“But enough about me. What about you? What do you think of me?”
—Bette Midler in Beaches
I was at a women’s event last week when the topic of personal branding and social media came up. Lots of back and forth on platforms and timing. And whether to outsource the whole thing.
As usual, I was the contrarian in the room. I believe that if you are looking to raise your profile on a social network – Instagram, LinkedIn, Facebook – your posts should reflect who you are—holistically. The idea that you are one person at work and another in your “life” is passé. Your friends and colleagues are part of your network and want to know all of you. Just remember not to be annoying. No one cares what you had for breakfast. Unless you’re traveling and you’re sharing a cool dish or restaurant or you made something amazing in your kitchen.
While it’s called social media, it’s also a place for sharing: ideas, recommendations, feelings, and life transitions. If you are building a platform for yourself—to sell books or get a job—the best thing you can do to get traction is to add value. Give people who you are connected to something: share a great article, give advice and recommendations. If you’re self-serving and constantly posting “look at me, I’m so great” posts then you’re not that interesting. Or else you’re causing major FOMO posting about your amazing life (Fear Of Missing Out) among your network.
We are moving beyond transactions to a world based on relationships. If all you want are likes and lots of followers then you’re focused on a short-term fix. If you want to engage people, build a following. Stand for something. Have 2 way conversations. Respond when people comment on your posts and comment on other people’s posts. Have actual conversations. People want to know the real you (even if you use photo filters). Putting yourself out there with your quirks and a dash of humor make you multi dimensional. It gives people more reasons to connect with you.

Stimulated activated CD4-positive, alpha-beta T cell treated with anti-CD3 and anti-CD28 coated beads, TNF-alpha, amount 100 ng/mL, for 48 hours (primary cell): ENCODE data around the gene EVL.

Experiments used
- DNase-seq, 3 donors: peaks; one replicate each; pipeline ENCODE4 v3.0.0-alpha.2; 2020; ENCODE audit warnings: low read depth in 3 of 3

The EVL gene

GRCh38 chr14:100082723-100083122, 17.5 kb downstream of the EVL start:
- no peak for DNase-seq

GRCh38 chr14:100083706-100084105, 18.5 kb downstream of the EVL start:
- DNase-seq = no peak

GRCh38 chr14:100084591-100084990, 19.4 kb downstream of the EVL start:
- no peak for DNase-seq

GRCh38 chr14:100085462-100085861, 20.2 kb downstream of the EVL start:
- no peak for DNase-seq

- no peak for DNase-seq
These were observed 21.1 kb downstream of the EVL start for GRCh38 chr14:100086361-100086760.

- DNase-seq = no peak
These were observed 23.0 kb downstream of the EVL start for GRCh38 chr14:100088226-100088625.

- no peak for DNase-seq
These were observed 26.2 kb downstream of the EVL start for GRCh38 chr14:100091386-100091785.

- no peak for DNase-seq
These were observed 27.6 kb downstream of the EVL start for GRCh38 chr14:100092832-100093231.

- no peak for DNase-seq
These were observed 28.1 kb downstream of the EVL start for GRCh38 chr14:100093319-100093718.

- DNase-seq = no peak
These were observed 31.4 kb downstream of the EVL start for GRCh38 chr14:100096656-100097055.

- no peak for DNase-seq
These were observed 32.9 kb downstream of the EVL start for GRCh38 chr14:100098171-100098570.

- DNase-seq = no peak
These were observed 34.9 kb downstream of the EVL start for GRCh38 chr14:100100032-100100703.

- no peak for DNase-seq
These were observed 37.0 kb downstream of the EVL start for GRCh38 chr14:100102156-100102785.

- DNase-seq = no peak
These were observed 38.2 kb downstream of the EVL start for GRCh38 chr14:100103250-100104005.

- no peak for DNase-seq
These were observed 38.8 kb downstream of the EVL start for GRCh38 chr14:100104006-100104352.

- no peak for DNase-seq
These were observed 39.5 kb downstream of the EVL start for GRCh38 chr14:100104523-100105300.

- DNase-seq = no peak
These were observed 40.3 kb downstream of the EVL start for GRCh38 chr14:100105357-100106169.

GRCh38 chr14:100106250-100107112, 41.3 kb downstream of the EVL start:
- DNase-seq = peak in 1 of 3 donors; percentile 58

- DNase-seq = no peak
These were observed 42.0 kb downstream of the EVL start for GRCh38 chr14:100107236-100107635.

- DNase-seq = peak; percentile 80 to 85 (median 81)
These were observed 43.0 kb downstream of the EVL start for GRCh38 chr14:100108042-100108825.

People do business with people they like. We’ve all heard that before. Social networks give you unparalleled access to a world without borders. It’s not an adjunct to your life but rather should be part of your life. My sister put it this way: you never had a phone strategy or an email strategy so why does everyone feel like they need a social media strategy? It shouldn’t be seen as some foreign, scary activity but rather as an integral part of our 21st century life. You control what you share and how often. You do it because you want interaction, sometimes feedback, and shared experiences.
Last fall, I took my mom to Israel to celebrate her 80th birthday. I had not been there in 20+ years and was amazed by all the changes. I decided to post highlights of our trip, not to boast but to share the beautiful places we visited and the amazing food we ate. It was great to connect in the moment with people I know who were sharing my experience. I stuck to Facebook and Instagram because there was no business involved. Yet, since I’m connected to many of my business contacts on these platforms, they too were engaged on my vacation.
For those who say that social media is a “waste of time” or that it’s ruining real world experiences, I disagree. I didn’t slow down or stop enjoying the moments. I snapped a few photos and shared them. 5 minutes tops.
Bottom line. If you want to use social media to create a platform for yourself, just do it. Find your voice. Tell your stories. Experiment. Remember, there’s always a delete button.
Most of all have fun. Otherwise, you’re missing the point.